Andrew Skurka - Imagine graduating from college and rather than finding a job in a nice cubicle somewhere, you decide to hike from the Atlantic Ocean to the Pacific--some 7,778 miles. Then imagine that you find sponsors, figure out a way to let the world know about your trip, and figure out a way to turn your wanderlust and perseverance into a full-time job. If this is you, your name may well be Andrew Skurka. Skurka has gone from his original pioneering journey as the first person to hike the entire Sea-to-Sea Trail across North America, to become the first to hike the Great Western Loop (6,875 miles); he's walked across Iceland; circumnavigated Yellowstone National Park; and this summer completed his first 100-mile trail run, finishing second in the tough Leadville 100-mile trail race. I interviewed Skurka for the article I did on fastpacking for Trail Runner magazine and you can't help but get inspired listening to, or reading about his adventures, knowing he has found a way to shun a conventional "career" by turning his passion and talent into a way of life.

Rob Brownlee-Tomasso - RBT is an artist, a graphic designer, a cyclist, a British car restorer, and a vegetarian, among other things. He is one of the most hilarious and unhypocritical people I've met. As frequently as he can, he rides his bike 29 miles to work (to St. Michaels from Denton) and then 29 more back home, often hammering more than 30 mph when he gets cranking. Rob's example is frequently a call to action for me. It is common to hear him say, "I rode my bike home yesterday and finished a painting last night." To which I think, damn, I should have done more with my evening or day! It was actually working with Rob and watching him do his thing cycling that pushed me to return to running more than four years ago now. He never said a word, but being around someone pushing himself the way he does, motivated me to do the same, and changed my life as much as any adult decision I've made.

I can't come up with just one person who combines writing, adventuring, and the environment the way I hope to, so I offer a medley here. People telling stories by the examples of their lives and their own adventures. One who comes quickly to mind is Amby Burfoot, long-time editor-in-chief of Runners World magazine, former Boston Marathon champion, and still senior editor and writer at RW. His book "The Runner's Guide to the Meaning of Life" is one of the most rewarding and inspiring quick reads out there. Ultra runner Dean Karnazes figured out how to leave his day job and turn running, adventuring, and writing about it into a full-time gig. His feats of endurance are limited more by imagination than physical boundaries--he comes up with uncanny ideas and does them. He has become the most visible and controversial ambassador to his sport, motivating hundreds of runners and would-be runners to follow his example.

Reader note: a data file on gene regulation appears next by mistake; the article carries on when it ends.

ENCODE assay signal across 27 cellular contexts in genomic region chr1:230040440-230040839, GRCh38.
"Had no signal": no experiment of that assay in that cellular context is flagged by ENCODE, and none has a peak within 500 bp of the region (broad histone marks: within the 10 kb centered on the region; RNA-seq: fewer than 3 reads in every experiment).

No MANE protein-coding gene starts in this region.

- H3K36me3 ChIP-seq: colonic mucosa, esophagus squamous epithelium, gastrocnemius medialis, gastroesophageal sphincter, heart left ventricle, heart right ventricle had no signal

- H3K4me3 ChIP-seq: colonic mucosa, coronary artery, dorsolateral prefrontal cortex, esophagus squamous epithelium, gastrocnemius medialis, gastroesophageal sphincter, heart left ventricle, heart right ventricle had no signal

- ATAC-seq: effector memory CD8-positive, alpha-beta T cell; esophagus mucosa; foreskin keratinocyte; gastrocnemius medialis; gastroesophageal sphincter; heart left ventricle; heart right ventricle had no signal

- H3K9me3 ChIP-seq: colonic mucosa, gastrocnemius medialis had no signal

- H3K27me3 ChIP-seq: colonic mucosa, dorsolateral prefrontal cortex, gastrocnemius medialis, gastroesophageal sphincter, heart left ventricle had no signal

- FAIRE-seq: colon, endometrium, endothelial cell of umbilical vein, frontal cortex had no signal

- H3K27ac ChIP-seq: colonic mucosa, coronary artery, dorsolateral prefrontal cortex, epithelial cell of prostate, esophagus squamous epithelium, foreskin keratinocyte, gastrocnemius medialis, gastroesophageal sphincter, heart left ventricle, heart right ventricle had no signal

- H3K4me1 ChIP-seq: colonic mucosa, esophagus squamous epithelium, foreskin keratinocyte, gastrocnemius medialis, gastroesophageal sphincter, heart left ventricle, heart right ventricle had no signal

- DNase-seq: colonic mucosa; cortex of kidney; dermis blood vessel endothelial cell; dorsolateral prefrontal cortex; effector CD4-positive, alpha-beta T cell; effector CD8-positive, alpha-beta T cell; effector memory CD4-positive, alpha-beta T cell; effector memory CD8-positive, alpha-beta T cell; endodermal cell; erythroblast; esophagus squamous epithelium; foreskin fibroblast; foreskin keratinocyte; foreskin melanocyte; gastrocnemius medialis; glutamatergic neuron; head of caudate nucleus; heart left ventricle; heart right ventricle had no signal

Tim Cahill, is a wonderfully hilarious and thought-provoking writer, who is a founder of Outside Magazine. He was the only writer at Rolling Stone magazine who loved writing about the outdoors, and ended up taking that passion into founding one of the most recognizable outdoor magazine in the country. Bill McKibben is a conservationist, environmentalist, cultural historian, economist, and great writer. He is someone who, when you read, can change your worldview and cause you to act and approach the world differently. I've often said I'd like to have Mitch Albom's job, just based out of Baltimore instead of Detroit. Albom writes for the Detroit Free Press, does commentary on ESPN's great show, "The Sports Reporters," and then expanded his world exponentially when he wrote the runaway non-fiction bestseller, "Tuesdays With Morrie." The world is Albom's oyster.